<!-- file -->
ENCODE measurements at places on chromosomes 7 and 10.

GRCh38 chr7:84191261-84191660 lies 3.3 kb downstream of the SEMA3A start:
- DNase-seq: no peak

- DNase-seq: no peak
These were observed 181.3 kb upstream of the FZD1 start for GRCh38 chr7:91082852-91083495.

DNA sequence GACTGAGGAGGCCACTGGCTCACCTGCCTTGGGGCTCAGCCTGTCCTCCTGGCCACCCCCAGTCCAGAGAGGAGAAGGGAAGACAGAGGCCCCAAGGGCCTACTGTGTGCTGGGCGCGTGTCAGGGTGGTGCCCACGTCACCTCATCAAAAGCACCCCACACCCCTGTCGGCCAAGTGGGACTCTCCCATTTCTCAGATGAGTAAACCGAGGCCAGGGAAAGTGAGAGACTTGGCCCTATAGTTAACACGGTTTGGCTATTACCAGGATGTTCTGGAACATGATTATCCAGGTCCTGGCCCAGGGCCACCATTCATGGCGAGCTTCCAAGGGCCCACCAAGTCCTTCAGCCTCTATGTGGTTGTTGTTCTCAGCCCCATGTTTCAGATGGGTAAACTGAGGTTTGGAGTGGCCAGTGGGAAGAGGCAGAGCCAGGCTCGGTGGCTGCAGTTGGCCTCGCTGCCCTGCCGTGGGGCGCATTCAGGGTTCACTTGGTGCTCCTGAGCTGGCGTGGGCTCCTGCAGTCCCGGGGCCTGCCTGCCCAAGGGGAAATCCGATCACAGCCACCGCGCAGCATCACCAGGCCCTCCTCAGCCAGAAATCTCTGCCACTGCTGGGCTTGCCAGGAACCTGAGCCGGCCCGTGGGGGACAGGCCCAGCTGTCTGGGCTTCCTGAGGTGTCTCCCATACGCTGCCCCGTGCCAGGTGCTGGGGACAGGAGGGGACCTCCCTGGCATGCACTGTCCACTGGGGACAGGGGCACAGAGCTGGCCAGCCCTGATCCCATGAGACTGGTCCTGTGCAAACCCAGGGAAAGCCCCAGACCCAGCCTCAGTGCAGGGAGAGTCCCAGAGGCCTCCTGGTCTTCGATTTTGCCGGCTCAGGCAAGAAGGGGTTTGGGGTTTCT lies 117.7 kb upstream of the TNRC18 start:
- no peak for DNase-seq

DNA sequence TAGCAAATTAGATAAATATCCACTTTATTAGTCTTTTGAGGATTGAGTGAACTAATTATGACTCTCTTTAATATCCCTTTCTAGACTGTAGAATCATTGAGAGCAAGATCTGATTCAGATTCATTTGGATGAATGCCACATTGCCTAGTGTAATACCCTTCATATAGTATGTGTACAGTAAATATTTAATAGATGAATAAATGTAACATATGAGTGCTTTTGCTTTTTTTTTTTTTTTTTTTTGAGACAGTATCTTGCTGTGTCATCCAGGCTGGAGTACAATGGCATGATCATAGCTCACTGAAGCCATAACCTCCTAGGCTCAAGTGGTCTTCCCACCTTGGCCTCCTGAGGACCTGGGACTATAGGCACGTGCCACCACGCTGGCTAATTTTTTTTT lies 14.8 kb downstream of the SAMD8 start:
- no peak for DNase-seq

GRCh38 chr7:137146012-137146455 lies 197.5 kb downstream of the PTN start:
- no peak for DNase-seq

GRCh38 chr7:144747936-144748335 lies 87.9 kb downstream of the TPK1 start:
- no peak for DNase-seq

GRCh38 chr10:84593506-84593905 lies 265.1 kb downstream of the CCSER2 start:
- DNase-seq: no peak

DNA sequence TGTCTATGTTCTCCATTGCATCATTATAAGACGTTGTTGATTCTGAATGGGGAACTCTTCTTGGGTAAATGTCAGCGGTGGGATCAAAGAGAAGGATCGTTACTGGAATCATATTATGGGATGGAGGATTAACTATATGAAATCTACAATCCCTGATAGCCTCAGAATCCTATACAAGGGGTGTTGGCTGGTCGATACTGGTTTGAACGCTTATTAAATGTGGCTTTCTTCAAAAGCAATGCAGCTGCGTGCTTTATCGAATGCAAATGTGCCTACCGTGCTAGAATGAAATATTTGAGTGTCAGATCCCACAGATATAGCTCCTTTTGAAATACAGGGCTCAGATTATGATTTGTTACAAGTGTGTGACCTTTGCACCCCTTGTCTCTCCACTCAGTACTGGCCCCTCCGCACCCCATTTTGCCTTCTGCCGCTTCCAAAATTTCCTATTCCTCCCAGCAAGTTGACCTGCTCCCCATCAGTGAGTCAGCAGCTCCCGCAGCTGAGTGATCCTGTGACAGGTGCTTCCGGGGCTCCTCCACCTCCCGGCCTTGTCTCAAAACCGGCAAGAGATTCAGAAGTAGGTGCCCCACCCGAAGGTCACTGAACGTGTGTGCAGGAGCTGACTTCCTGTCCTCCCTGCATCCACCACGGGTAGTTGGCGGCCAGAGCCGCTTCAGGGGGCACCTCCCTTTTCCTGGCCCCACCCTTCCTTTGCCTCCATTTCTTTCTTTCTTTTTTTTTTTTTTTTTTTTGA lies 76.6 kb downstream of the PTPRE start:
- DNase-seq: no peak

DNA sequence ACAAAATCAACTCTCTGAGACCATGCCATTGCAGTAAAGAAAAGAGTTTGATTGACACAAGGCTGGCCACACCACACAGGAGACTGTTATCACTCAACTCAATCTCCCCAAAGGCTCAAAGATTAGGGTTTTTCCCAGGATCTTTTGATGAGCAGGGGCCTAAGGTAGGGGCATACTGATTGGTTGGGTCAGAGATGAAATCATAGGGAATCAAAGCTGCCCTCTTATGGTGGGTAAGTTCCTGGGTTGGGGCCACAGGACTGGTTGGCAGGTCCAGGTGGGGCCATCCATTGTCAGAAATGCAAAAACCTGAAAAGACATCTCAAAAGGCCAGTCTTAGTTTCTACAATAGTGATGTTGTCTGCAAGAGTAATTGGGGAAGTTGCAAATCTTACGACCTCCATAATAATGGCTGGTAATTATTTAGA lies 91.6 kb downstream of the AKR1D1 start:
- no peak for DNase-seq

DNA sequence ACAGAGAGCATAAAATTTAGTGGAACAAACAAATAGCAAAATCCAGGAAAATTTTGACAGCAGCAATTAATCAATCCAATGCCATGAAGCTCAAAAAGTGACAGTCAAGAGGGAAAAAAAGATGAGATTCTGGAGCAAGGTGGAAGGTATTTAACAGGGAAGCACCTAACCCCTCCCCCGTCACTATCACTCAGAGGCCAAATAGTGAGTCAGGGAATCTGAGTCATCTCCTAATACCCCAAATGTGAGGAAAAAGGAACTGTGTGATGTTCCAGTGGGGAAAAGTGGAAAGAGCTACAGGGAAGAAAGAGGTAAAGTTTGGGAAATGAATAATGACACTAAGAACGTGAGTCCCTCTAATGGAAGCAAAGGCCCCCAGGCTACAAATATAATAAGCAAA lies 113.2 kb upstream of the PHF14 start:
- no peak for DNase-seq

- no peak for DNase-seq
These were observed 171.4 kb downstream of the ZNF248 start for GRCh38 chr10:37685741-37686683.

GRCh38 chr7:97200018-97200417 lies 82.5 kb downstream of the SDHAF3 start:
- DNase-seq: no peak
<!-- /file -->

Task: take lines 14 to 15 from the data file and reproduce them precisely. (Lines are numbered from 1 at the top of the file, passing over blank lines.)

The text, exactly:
GRCh38 chr10:84593506-84593905 lies 265.1 kb downstream of the CCSER2 start:
- DNase-seq: no peak